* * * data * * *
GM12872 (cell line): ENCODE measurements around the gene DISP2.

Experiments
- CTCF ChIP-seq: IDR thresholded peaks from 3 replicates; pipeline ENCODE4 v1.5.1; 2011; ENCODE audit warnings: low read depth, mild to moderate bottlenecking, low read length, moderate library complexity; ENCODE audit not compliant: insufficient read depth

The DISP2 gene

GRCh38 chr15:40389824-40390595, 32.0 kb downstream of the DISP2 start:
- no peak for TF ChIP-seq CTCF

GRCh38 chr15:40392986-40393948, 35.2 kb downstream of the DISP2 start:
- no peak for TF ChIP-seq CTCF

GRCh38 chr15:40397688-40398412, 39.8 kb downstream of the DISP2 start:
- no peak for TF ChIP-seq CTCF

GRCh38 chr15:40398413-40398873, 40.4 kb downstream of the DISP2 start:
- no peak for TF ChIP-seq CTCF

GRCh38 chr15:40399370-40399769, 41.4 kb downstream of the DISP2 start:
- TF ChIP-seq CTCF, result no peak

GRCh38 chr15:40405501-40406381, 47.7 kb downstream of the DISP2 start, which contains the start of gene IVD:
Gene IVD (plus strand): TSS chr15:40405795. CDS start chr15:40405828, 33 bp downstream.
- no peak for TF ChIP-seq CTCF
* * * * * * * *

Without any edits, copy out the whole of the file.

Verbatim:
GM12872 (cell line): ENCODE measurements around the gene DISP2.

Experiments
- CTCF ChIP-seq: IDR thresholded peaks from 3 replicates; pipeline ENCODE4 v1.5.1; 2011; ENCODE audit warnings: low read depth, mild to moderate bottlenecking, low read length, moderate library complexity; ENCODE audit not compliant: insufficient read depth

The DISP2 gene

GRCh38 chr15:40389824-40390595, 32.0 kb downstream of the DISP2 start:
- no peak for TF ChIP-seq CTCF

GRCh38 chr15:40392986-40393948, 35.2 kb downstream of the DISP2 start:
- no peak for TF ChIP-seq CTCF

GRCh38 chr15:40397688-40398412, 39.8 kb downstream of the DISP2 start:
- no peak for TF ChIP-seq CTCF

GRCh38 chr15:40398413-40398873, 40.4 kb downstream of the DISP2 start:
- no peak for TF ChIP-seq CTCF

GRCh38 chr15:40399370-40399769, 41.4 kb downstream of the DISP2 start:
- TF ChIP-seq CTCF, result no peak

GRCh38 chr15:40405501-40406381, 47.7 kb downstream of the DISP2 start, which contains the start of gene IVD:
Gene IVD (plus strand): TSS chr15:40405795. CDS start chr15:40405828, 33 bp downstream.
- no peak for TF ChIP-seq CTCF